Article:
Of course, this is not the place for a full-scale assessment of early Christology. But it is worth noting that some of our earliest Christian sources outside the New Testament don’t at all seem confused about the divinity of Jesus, but affirmed that he was fully God in every sense of the word. One example is the second-century Epistle to Diognetus, a popular early Christian work that affirmed a very high Christology. Here are a few select passages:

But the truly all-powerful God himself, creator of all and invisible, set up and established in their [Christians’] hearts the truth and the holy word from heaven, which cannot be comprehended by humans. To do so, he did not, as one might suppose, send them one of his servants or an angel or a ruler… but he sent the craftsman and maker of all things himself, by whom he created the heavens, by whom he encloses the sea within its own boundaries, whose mysteries all the elements of creation guard faithfully, from whom the sun was appointed to guard the courses that it runs during the day, whom the moon obeys when he commands it to shine at night, whom the stars obey by following the course of the moon, by whom all things are set in order and arranged and put into subjection, the heavens and the things in the heavens, the earth and the things in the earth, the sea and all the things in the sea, fire, air, the abyss, creatures in the heights, creatures in the depths, and creatures in between—this is the one he sent to them. (7.2)

This is a remarkable description of Jesus–especially so early. Notice that the author expressly states that Jesus is NOT an angel, or any other divine servant. Moreover, the author goes out of the way to say that Jesus is the very creator of the universe. Indeed, the author drives this point home by examining every part of creation—heavens, sea, sun, moon, stars, animals, heights, depths—and showing that Jesus made it all.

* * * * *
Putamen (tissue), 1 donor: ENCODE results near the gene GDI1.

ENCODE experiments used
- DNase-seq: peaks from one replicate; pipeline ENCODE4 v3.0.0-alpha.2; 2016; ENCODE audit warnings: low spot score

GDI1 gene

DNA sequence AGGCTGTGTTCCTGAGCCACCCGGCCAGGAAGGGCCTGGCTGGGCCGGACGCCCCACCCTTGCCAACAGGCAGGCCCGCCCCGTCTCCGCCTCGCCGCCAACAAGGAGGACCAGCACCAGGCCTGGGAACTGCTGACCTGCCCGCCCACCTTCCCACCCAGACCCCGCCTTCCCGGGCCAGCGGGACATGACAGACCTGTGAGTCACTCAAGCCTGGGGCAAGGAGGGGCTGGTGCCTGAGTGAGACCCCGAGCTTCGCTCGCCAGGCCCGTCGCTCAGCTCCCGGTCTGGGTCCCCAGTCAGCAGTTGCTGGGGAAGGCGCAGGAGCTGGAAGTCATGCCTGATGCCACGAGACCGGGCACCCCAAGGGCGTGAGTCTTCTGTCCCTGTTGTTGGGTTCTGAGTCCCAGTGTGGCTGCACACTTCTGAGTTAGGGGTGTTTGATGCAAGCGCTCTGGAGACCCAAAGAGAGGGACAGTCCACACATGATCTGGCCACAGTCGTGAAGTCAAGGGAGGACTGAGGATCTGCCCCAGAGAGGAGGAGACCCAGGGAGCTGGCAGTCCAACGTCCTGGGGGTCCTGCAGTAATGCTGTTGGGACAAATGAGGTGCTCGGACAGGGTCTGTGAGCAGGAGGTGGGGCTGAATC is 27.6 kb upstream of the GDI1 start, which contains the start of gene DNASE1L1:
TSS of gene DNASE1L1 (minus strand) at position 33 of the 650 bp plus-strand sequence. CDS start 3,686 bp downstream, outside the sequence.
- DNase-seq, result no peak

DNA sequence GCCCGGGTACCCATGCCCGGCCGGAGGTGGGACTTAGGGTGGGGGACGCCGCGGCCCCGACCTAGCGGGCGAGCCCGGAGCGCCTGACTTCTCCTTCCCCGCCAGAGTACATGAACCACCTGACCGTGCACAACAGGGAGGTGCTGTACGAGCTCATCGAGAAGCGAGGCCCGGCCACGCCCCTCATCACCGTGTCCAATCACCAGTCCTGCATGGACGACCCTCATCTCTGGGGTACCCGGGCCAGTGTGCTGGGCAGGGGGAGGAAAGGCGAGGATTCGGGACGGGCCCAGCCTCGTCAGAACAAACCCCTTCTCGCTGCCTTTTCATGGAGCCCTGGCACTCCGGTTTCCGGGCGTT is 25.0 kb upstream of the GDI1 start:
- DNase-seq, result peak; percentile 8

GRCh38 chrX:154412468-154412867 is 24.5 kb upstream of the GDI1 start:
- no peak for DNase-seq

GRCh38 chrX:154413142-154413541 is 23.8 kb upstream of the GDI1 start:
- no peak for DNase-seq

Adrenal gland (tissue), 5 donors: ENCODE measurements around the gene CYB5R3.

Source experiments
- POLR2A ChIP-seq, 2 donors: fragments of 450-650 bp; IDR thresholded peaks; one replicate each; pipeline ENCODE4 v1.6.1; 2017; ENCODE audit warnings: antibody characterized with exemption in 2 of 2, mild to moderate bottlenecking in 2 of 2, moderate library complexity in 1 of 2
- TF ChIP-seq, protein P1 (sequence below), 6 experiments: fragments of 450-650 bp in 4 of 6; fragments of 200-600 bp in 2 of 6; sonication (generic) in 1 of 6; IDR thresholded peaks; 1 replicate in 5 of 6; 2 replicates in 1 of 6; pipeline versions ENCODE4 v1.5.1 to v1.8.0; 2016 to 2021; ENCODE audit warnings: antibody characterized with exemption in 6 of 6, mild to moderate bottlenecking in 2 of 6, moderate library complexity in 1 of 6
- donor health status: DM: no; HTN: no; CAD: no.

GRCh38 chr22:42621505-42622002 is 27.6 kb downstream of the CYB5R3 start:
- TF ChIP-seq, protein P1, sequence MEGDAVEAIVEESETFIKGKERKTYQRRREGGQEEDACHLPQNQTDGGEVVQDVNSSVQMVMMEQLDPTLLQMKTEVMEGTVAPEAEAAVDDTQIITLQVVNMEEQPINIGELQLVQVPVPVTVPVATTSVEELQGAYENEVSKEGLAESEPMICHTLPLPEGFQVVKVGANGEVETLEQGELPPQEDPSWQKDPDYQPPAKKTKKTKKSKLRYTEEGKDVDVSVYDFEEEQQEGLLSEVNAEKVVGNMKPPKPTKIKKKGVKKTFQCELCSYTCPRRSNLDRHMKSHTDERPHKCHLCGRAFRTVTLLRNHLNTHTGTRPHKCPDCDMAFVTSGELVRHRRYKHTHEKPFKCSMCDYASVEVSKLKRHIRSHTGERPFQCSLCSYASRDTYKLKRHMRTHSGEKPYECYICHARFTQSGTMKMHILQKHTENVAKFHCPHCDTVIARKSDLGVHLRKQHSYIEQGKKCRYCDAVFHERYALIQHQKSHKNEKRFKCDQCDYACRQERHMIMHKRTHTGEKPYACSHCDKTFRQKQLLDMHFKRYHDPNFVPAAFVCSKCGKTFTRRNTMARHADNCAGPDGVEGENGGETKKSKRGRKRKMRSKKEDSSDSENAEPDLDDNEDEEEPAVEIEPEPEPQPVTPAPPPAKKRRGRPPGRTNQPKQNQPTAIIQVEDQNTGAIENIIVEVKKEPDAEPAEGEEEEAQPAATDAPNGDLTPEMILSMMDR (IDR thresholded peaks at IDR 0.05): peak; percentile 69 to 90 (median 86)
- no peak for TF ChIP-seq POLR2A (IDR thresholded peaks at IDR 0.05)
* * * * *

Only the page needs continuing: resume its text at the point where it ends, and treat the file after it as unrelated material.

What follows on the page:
Although angels received many attributes that made them seem semi-divine, there was one thing they were never given, namely the status as creator. For Jews, that was an attribute that God and God alone possessed.

In the very next passage, the epistles goes on to say:

So, then, did he [God], as one might suppose, send him [his Son] to rule in tyranny, fear, and terror? Not at all. But with gentleness and meekness, as a king sending his own son, he sent him as a king; he sent him as God; he sent him as a human to humans. So that he might bring salvation. (7.3–4).

Here we see the epistle invoke plain language that Jesus is the “Son” of God, and then expressly state that Jesus was sent “as God.” Ehrman’s translation of the Epistle to Diognetus translates this as “a god” (indefinite article and lower case), but there is no warrant in the Greek text for doing so. In fact, the original 1917 Loeb edition of the Apostolic Fathers translated this phrase as “he sent him as God.”

It is also worth noting that while the author fully affirms the divinity of Jesus, he also affirms the full humanity of Jesus when he says God “sent him as a human to human.” Here we see the beginning of the doctrine of the incarnation, namely that Jesus was fully God and fully man at the same time.

A final example:

The Word appeared to them [the apostles] and revealed things, speaking to them openly. Even though he was not understood by unbelievers, he told these things to his disciples, who after being considered faithful by him came to know the mysteries of the Father. For this reason he sent his Word, that it might be manifest to the world. This Word was dishonored by the people but proclaimed by the apostles and believed by the nations. For this is the one who was from the beginning who appeared to be recent but was discovered to be ancient, who is always being born anew in the hearts of the saints. This is the eternal one who “today” is considered to be the Son, through whom the church is enriched and the unfolding grace is multiplied among the saints. (11:2–4).